The climate in El Salvador is quite different from what we are used to in the northern MidWest. Our winter, roughly November thru April, is actually the Salvadoran summer. It is the dry and sunny season. There is almost no significant rainfall during this time of year. It is the beach-lovers paradise: tons of sun and temperatures in the mid 90s with coastal breezes.
But, for the Salvadoran farmers, it our US summers/Salvadoran winters that replenish all of the needed rain and moisture for the grain, corn, bean and vegetable sectors of the economy. Starting in May each year, the rains return to the region. By July, El Salvador usually experiences daily rains that can often turn torrential and actually threaten life and home. Although the temperatures remain in the 70s, the Salvadorans consider this rainy season to be their winter.
This year, due to the effects of El Nino, most of Central America is experiencing a severe drought. There were 3 periods where there was no rain reported for 15 days in a row. While the lack of torrential rain makes life easier for the poor whose simple huts and shacks have dirt floors that often turn to mud this time of year, the drought is having a major impact on agriculture. This is particularly threatening to the poor whose diet is primarily made up of corn tortillas and beans.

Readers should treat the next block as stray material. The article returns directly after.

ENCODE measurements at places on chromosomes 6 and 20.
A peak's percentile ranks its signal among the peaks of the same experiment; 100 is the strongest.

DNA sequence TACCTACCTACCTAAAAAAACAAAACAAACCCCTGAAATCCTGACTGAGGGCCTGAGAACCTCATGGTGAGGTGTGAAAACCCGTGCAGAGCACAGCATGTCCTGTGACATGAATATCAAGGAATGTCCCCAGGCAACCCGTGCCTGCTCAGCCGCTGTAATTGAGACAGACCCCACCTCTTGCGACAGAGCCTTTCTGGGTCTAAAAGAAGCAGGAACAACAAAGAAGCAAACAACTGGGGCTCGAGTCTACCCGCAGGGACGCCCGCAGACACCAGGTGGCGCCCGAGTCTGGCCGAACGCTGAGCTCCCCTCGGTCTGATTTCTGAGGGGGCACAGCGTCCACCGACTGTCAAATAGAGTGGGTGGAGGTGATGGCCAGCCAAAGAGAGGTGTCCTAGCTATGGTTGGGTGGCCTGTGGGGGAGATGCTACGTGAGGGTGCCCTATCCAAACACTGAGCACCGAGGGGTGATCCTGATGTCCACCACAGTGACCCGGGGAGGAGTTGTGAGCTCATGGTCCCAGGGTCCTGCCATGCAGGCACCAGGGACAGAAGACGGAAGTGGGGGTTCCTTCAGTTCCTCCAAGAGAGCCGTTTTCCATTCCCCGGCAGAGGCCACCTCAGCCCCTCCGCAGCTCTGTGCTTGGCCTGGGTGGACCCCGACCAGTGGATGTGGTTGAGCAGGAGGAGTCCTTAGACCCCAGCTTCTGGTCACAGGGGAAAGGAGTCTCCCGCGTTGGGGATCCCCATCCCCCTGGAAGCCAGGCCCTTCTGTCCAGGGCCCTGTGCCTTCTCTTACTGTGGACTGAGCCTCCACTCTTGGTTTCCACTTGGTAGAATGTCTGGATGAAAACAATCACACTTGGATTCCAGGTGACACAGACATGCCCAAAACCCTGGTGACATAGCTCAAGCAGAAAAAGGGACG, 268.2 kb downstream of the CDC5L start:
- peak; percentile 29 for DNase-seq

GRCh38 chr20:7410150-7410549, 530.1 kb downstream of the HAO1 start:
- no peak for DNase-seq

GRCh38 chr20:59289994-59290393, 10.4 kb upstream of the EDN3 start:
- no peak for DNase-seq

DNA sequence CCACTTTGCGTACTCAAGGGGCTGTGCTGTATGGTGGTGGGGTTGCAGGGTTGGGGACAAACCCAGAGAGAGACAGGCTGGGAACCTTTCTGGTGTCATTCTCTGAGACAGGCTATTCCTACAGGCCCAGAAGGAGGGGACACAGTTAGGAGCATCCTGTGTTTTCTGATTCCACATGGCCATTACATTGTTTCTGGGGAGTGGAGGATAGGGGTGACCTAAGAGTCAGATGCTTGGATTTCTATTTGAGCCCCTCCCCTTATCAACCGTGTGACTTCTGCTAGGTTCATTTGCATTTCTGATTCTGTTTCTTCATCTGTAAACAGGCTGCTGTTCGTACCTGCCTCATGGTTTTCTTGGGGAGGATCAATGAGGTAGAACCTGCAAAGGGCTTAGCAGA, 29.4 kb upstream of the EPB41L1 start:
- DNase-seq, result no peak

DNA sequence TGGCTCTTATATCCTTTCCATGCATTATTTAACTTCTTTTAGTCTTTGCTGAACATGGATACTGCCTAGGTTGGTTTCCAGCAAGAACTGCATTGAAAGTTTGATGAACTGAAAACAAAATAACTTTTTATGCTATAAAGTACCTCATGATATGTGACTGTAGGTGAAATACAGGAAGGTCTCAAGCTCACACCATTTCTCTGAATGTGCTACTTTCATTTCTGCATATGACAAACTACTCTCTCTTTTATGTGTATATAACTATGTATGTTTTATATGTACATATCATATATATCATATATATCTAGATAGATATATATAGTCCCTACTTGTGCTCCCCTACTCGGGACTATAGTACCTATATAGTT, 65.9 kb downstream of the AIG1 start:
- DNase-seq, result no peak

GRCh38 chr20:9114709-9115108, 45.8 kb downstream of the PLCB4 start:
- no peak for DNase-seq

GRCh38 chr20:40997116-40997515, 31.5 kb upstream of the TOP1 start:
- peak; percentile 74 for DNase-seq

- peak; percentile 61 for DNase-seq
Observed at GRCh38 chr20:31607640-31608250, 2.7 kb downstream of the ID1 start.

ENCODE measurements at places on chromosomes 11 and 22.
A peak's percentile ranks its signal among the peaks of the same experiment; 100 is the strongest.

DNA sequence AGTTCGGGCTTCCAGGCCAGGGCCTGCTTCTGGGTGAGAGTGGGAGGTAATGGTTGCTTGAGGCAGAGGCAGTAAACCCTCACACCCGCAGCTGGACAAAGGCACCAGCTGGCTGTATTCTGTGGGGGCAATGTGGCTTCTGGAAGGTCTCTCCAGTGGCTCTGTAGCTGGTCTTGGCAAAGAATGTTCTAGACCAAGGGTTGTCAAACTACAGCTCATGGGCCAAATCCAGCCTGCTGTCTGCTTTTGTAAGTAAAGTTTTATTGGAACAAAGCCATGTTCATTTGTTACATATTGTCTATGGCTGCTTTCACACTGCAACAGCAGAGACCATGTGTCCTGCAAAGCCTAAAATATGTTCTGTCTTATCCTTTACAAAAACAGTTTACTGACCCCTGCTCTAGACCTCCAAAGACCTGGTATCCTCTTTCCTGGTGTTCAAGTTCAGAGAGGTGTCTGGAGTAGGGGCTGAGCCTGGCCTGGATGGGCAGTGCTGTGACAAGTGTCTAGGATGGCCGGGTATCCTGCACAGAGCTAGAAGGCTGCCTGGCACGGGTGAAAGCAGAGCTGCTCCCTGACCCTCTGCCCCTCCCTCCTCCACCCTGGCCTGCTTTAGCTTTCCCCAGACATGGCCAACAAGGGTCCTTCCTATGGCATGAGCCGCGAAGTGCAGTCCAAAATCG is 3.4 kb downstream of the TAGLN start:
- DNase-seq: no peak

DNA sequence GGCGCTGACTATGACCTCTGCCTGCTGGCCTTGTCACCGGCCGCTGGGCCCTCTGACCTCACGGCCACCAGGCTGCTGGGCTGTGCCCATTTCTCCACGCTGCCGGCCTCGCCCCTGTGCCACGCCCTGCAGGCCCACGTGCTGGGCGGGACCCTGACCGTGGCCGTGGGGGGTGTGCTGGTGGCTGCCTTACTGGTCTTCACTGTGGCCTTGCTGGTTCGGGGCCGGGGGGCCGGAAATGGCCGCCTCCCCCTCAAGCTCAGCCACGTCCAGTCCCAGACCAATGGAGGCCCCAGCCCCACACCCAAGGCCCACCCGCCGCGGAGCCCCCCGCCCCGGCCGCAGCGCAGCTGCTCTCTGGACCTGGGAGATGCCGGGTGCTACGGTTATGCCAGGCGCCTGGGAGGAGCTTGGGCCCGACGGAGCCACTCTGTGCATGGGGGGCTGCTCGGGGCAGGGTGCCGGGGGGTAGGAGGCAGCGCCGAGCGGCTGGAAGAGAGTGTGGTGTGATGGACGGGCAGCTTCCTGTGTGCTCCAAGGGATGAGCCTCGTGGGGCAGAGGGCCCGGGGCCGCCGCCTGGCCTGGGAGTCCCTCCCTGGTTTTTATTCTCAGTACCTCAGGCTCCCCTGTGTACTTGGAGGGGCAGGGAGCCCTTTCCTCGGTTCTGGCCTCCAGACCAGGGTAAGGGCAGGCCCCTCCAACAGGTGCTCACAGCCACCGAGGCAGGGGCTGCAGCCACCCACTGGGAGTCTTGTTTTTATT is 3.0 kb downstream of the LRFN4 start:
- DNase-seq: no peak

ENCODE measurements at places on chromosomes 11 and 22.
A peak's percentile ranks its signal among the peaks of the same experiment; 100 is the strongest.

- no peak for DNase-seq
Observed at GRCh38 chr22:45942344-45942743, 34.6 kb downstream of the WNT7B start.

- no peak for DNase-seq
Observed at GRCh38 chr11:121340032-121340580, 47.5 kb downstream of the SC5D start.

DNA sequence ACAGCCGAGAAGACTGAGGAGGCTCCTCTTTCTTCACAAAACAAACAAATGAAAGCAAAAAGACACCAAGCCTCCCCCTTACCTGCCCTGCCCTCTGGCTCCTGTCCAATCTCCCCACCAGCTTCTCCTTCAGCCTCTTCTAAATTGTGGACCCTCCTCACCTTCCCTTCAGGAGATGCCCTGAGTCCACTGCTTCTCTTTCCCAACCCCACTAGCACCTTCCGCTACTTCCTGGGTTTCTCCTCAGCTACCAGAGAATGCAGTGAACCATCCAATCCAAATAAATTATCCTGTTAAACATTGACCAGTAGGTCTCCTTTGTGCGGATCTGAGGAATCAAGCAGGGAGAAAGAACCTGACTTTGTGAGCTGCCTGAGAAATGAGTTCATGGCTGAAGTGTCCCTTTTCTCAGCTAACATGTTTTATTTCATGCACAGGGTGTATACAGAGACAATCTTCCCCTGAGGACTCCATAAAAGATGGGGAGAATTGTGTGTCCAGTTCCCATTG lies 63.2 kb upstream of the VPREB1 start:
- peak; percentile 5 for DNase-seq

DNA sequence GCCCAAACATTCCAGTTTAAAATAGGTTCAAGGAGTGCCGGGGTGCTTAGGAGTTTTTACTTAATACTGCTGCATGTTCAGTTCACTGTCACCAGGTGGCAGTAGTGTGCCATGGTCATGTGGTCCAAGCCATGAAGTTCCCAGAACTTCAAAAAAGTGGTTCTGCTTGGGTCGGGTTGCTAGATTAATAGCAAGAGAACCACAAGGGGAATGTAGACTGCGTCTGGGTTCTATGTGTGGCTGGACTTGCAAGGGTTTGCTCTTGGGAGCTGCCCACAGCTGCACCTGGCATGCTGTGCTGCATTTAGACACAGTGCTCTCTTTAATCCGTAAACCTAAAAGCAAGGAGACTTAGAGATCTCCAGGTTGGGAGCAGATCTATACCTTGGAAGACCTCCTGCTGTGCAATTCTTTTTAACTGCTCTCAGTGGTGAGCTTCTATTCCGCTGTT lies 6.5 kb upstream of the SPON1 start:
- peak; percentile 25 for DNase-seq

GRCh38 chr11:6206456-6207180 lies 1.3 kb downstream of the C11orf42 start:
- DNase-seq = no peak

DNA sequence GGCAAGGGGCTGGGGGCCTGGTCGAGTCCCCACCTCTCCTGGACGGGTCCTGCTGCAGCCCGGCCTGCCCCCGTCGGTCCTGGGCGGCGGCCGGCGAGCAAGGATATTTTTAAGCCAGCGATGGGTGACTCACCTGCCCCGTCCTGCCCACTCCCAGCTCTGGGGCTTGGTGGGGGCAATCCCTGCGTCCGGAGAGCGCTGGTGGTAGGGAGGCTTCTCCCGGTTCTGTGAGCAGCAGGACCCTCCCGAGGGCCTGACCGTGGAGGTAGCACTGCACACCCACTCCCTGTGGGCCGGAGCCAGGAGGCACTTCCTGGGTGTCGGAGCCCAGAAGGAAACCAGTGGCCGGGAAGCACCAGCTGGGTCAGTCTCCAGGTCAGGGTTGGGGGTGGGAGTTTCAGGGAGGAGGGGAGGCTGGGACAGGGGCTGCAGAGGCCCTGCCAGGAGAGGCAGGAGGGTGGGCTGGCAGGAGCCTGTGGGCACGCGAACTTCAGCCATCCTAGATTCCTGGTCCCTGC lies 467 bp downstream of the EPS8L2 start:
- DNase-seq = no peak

Salvadoran officials fear that this fall’s crop could be cut by half. The grains and beans that were planted in June-August are simply not growing. There is a major concern among officials that El Salvador will actually need to import beans in order to feed the population this year. However, fearing a reduced yield in Honduras, the Honduran government has begun to debate restricting sales of beans outside of Honduras. Honduran officials fear that by selling their beans to El Salvador, they will be forced to import beans for their own population. These same concerns are being echoed from Guatemala through Panama – as each Central American country begins to document the effect of this drought on domestic agricultural production. Nicaraguan officals are beginning to discuss introducing the same restrictive legislation to ensure that their crops remain within the country, as well. While there is still hope for a wet September and October, those who monitor agriculture and its impact on food prices and availability are beginning to be concerned.